5 Minutes With Steve Luck
We catch up with award-winning composer Steve Luck ahead of the release of his new album
Tell us a bit about yourself. How did you get into music?
I started playing the piano when I was eight, and I worked through the exam grades up to grade eight before starting a degree in music and education at what is now Oxford Brookes University (in those days it was still Oxford Polytechnic). Although my training was based on classical music, I was always interested in other genres and as a student I wrote a dissertation all about the early folk blues and the transformation of the music that occurred after the electrification of guitars and PA systems. After graduation in 1990, I became self employed as a musician and music teacher and I have worked as such for the last 31 years, teaching, playing in bands, writing and recording music. I have a teaching and recording studio in 36 Lime Street, Ouseburn. I began composing for film and television in 2005 and have worked on many different media projects over the years, winning two awards from the Royal Television Society for Professional Excellence in Music. I also work with some music libraries and as a result some of my tracks pop up regularly on TV shows around the world. A few years ago, I began writing and self-releasing modern classical solo piano music and this has now become a major part of my ongoing work.
What can you tell us about your new album?
Sojourn is a collection of intimate modern classical piano miniatures exploring themes of memory and hope. A ‘sojourn’ is defined as ‘a temporary stay’. Drawing on hazy, indistinct, partial memories of previous sojourns as well as responses to places with a palpable sense of history, with this collection of tunes I have tried to combine a sense of poignancy and optimism. Emerging from lockdown, the album was recorded mostly in the early mornings at my home in Newcastle. The aesthetic is intimate – the recordings capture the close-up sound of the felted upright piano, including some of the mechanical noises produced by the instrument which, I hope, help draw the listener into each performance as if you are in the same quiet room.
You’ll be performing tracks from the album, underground, in the dark, inside the Victoria Tunnel in the Ouseburn. Tell us more…
The Victoria Tunnel is an amazing venue for a concert. It’s steeped in history and provides a wonderful atmospheric setting for live music. It was originally built to transport coal from one end of the city down to the river and during the war it was used as a bomb shelter, so when you go inside there is a palpable sense of history. I am playing four concerts inside there over the weekend of 18th and 19th December 2021. The acoustics are amazing – come along and sit in (almost) complete darkness, 60 feet underground and listen to a bit of relaxing solo piano music.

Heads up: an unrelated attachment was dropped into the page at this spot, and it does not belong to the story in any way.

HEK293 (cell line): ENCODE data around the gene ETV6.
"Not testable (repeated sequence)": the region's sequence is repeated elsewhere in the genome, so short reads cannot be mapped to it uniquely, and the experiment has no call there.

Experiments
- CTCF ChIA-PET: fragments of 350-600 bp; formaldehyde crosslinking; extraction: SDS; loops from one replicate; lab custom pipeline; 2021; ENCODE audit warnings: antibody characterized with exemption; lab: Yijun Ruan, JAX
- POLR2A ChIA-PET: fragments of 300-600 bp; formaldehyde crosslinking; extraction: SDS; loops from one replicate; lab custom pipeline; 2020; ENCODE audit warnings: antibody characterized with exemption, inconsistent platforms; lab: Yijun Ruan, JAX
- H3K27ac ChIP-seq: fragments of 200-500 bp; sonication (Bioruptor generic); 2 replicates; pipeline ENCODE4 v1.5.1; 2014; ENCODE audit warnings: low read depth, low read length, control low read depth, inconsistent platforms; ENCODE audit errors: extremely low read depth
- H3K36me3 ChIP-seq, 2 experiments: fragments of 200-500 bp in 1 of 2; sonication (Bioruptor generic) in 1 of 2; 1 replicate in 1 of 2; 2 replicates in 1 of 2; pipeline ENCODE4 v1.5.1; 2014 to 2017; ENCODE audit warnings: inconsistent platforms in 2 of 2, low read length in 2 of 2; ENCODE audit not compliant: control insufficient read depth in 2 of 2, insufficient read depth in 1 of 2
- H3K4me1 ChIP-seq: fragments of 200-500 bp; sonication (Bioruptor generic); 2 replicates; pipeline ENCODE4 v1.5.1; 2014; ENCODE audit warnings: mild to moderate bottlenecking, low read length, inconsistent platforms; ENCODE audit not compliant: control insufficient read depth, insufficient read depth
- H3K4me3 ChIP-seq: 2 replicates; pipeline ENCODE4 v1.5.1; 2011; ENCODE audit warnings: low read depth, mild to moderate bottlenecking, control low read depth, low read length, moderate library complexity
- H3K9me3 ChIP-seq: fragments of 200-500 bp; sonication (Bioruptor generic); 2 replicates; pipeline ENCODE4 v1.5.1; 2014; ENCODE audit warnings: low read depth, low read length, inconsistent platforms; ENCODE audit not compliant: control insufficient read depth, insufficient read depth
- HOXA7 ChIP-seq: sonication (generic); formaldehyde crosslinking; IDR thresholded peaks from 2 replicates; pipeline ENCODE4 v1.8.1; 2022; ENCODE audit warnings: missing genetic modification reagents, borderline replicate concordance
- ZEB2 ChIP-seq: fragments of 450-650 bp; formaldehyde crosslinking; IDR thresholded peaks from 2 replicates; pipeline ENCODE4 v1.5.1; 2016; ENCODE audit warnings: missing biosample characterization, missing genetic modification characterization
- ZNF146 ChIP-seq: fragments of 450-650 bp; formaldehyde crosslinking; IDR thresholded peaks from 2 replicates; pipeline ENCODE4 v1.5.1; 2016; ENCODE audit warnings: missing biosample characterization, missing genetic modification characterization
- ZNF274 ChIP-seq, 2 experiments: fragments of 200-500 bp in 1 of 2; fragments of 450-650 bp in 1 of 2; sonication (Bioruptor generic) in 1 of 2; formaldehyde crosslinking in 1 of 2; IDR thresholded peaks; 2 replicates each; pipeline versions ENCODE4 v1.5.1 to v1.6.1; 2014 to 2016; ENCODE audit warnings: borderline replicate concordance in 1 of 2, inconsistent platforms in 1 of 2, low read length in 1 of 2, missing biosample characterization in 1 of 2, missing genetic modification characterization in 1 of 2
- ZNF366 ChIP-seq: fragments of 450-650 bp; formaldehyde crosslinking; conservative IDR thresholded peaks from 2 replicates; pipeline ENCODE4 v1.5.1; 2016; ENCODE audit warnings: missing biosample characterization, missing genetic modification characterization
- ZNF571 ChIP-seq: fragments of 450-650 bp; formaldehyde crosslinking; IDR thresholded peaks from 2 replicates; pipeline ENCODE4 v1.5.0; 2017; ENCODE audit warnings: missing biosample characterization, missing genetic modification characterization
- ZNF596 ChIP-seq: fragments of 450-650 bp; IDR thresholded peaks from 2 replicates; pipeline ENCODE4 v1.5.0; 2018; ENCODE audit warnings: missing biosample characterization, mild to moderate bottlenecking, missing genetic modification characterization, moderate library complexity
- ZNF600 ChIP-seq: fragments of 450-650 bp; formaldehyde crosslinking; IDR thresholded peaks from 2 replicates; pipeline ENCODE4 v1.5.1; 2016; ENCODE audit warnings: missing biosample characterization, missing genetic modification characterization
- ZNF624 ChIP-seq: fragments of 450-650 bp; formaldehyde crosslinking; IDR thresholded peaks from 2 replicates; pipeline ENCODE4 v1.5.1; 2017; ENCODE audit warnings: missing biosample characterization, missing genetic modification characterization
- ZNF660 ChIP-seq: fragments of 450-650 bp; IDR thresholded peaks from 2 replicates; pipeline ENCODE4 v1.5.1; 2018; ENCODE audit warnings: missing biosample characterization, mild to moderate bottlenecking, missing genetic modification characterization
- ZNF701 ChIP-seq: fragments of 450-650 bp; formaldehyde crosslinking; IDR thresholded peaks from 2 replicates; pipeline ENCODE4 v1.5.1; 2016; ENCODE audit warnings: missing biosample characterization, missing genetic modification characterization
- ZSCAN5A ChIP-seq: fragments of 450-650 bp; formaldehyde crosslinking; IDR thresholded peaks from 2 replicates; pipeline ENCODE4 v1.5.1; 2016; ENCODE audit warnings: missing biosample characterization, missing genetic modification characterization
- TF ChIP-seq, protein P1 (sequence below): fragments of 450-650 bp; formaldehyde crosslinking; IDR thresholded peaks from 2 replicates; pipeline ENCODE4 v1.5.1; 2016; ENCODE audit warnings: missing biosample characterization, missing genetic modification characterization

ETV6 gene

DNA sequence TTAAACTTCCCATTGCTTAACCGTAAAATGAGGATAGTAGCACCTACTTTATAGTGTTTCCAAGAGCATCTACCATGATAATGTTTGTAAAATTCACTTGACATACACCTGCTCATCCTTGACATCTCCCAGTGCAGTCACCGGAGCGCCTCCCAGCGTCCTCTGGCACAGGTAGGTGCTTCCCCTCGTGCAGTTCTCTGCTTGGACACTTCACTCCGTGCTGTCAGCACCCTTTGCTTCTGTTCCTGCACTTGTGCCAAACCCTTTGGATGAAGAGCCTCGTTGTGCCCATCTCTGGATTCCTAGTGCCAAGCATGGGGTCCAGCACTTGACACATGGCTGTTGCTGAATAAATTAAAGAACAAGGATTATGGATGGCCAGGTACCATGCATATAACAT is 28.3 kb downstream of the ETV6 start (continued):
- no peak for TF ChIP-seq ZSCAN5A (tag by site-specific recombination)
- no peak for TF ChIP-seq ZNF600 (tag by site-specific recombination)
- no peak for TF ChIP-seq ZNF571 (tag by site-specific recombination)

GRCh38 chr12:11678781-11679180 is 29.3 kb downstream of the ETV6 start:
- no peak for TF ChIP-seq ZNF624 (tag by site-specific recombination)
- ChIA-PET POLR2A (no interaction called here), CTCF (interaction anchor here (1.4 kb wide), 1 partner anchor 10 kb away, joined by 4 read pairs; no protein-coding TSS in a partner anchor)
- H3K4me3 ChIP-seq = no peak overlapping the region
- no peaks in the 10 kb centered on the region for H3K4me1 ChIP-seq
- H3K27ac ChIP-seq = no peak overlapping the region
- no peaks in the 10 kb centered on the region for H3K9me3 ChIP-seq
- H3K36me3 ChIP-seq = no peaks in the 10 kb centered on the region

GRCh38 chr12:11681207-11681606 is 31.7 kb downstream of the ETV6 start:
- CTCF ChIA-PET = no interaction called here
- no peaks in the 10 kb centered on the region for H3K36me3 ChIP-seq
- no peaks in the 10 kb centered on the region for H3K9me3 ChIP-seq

Someone you’d love to collaborate with…
Our brilliant regional orchestra – the Northern Sinfonia.
What do you love most about the North East?
I love getting out and about around Northumberland in the amazing countryside and along the coastline. I also like the fact that not a lot of people know how beautiful it is, so its still relatively quiet.
What do you think of the North East music scene?
I think it’s small but perfectly formed – full of creative, generous, highly skilled, dedicated, entrepreneurial musicians, venues, promoters and labels, and the music scene (as well as the arts in general) deserves more support from the government than it currently gets.
Could you highlight any of your favourite Northern venues?
One venue that stands out for me is Gosforth Civic Theatre. I put on a series of concerts called Atmospherica and despite being under pressure because of the pandemic, the theatre has always been very supportive of the series and accommodating and creative in their approach to helping make things possible and generally just going about things the right way. They program a fantastic variety of events and are a great example of an inclusive, community venue that benefits a wide range of people.
Hopes for the future?
That the North East music and arts scene continues to flourish despite the pandemic and lack of support – provoking thoughts, expressing emotions, entertaining and inspiring people to achieve great things.
Keep up to date with Steve’s music at steveluck.com.